The summer is slowly cranking up – we are past the longest day. The mad rush of spring catching up on lost time after our extended winter - everything from March to June happening at once - has quieted. Now we want the sedate and orderly progression of seasons. As farmers, we are so reliant on the weather happening at the right time in the right order. We sit on top of natural processes, imagining we control them. The weather gave us a little slap to remind us who’s boss.
Photo by André Baranowski
The dark time of year, dark mornings, night comes so early. When we have sun it seems very special, and with a thick enough coat and hat is a magical time, precious brightness, low light highlighting every bare twig and blade of grass. The earth feels like it is ruminating, digesting last year, brewing next year. The undergrowth disappears, leaving everyone’s tracks clearer. Tom & I were in the garden one late afternoon, and about 20 wild boar solemnly trooped by on the other side of the stream, a couple of sows, a few gilts, but mainly this year’s piglets. Boar, like the farmed pigs they are so closely related to, have large families. Tasty, but scary when you get too close. When we said we wanted more room for wildlife on farms, I’m not sure we meant this: be careful what you wish for, you will get it.
Just a reminder: our deadline for our Thanksgiving Recipe Contest is Sunday, October 28.
If your goat cheese dish is one of the three deemed turkey-worthy, Laura Chenel's Chevre will send this for your conucopia:
Three varieties of LCC's fabulous fresh and aged goat milk cheeses, along with some luscious Gravenstein Apple Chutney and a spicy Fig Jam from their neighbors here in Sonoma, California. It's a seductive pairing, guaranteed to win over fans of football, parade floats, and pumpkin pie alike.
For me, this autumn has been gastrocentric. Scrumptious seasonal ingredients and the cool, crisp weather make me want to spend hours in the kitchen, which is exactly what I did this past weekend. In addition to baking apple crumb cake and oatmeal dark chocolate chip cookies, I also made my first ever raviolis.
The inspiration for this meal was my request, maybe it was a demand, for goat cheese and butternut squash, but the recipe is Ben's. I provided the challenge to think up something ideal for fall and he formulated this fun project and delicious meal. I also made sure it was recorded.
Some would argue that the season is over for frozen desserts but I say coffee ice cream all year round! Fresh dairy and quality coffee are always readily available. Also pie season is upon us and à la mode is always à la mode.
Personally, I prefer my ice cream blended into a thick, creamy beverage. To the rest of the world it's a frappe or a milkshake but where I'm from, Rhode Island, we call them cabinets and we specialize in the coffee variety. I grew up drinking this heavenly treat at Delekta's, a mom and pop pharmacy seated on Main Street in Warren's sleepy town center. Delekta's makes their own coffee syrup and serves your beverage half in a classic soda pop glass and half in the malt mixer it was made in. A perfect pick-me-up for a bad day or a...well, actually I think these are perfect for any day, any weather, any mood.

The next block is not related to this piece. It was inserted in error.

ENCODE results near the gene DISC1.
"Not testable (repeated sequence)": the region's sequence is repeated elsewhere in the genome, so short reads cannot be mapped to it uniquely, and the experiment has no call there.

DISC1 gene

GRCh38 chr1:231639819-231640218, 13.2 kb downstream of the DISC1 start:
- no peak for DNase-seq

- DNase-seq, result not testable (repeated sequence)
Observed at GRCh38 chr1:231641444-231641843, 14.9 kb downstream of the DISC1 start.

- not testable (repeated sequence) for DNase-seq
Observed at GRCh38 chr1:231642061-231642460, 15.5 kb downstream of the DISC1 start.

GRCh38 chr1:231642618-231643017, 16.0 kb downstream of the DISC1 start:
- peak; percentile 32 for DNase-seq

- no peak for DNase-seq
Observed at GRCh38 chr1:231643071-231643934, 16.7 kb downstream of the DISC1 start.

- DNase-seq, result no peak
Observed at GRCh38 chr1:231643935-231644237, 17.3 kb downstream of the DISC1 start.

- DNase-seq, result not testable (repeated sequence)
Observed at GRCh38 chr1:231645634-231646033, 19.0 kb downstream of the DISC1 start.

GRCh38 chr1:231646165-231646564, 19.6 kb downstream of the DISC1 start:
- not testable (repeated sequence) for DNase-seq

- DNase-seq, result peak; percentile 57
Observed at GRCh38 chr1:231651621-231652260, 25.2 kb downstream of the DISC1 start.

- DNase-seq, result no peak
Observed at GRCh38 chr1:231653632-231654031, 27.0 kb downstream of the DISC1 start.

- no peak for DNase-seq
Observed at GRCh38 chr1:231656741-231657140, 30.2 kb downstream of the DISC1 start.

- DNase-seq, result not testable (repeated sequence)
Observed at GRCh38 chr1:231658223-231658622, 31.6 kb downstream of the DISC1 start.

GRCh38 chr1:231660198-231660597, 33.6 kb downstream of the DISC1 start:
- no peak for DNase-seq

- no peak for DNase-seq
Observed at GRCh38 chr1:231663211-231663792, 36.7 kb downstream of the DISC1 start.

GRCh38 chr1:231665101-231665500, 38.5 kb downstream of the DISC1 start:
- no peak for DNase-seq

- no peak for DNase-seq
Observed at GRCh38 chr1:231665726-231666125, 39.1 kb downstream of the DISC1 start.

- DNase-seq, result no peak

I want to share a recent discovery. My cheese friend Paola just returned from a trip to her homeland in Italy and sent me a delicious recipe for Focaccia col formaggio. Here is what she says:
Focaccia col formaggio is a typical dish that originated in Recco, a small town located on the Italian Riviera very close to Genoa, Liguria.
It seems 'focaccia col formaggio' was already known in Liguria at the time of the crusades in 1200. History books relate that it was offered to soldiers before their departure from San Frattuoso Abbey located in an enchanting tiny village close to Portofino in Riviera Ligure.
Being such a popular and delicious dish, you can find it in many places throughout Liguria - even in bakeries. However, in my opinion the best version is the one you eat sitting down in a focacceria.
April was National Grilled Cheese Sandwich Month and The Lady and I, your humble Feline Foodie, promised 30 new grilled cheese recipes… alas… to mis-quote the late, great John Lennon… “we had grilled cheese plans and then life got in the way”… so even into mid-May, we are still posting grilled cheese recipes… this one today is #26 and as with the last, this is actually an open-faced cheese melt.
The Lady took Jasper Hill Farm’s sample #120125 to make her latest cheese sammy…
Using Original La Panzanella Croccantini for her bread base, she topped it with Prosciutto and then JHF’s sample #120125. She sprinkled a little rosemary on top.
She popped it in the toaster oven and three minutes later… ta da… we had dinner.
Another terrific grilled/open-faced sammy for the grilled cheese recipe vaults and future reference… living with The Lady does have at least one good side… Cheese, Glorious Cheese…
-- Spaulding Gray, The Feline Foodie, for Marcella (The Lady)
I hope that you are all keeping yourselves warm this winter! Yesterday, as I was walking home from university, I had a sudden craving for Gratin Dauphinois. I used to make this dish all the time when I was a child, due to it's simplicity. As a student, half of my diet consists of potatoes. I am well known for eating "mountains of mash" on the side of every meal and so I decided to do something different with some of the potatoes from the 5kg bag that I purchase on every shopping trip!
Fortunately, I had some parmesan in the fridge. I find that this beauty goes with almost everything, especially everything potato.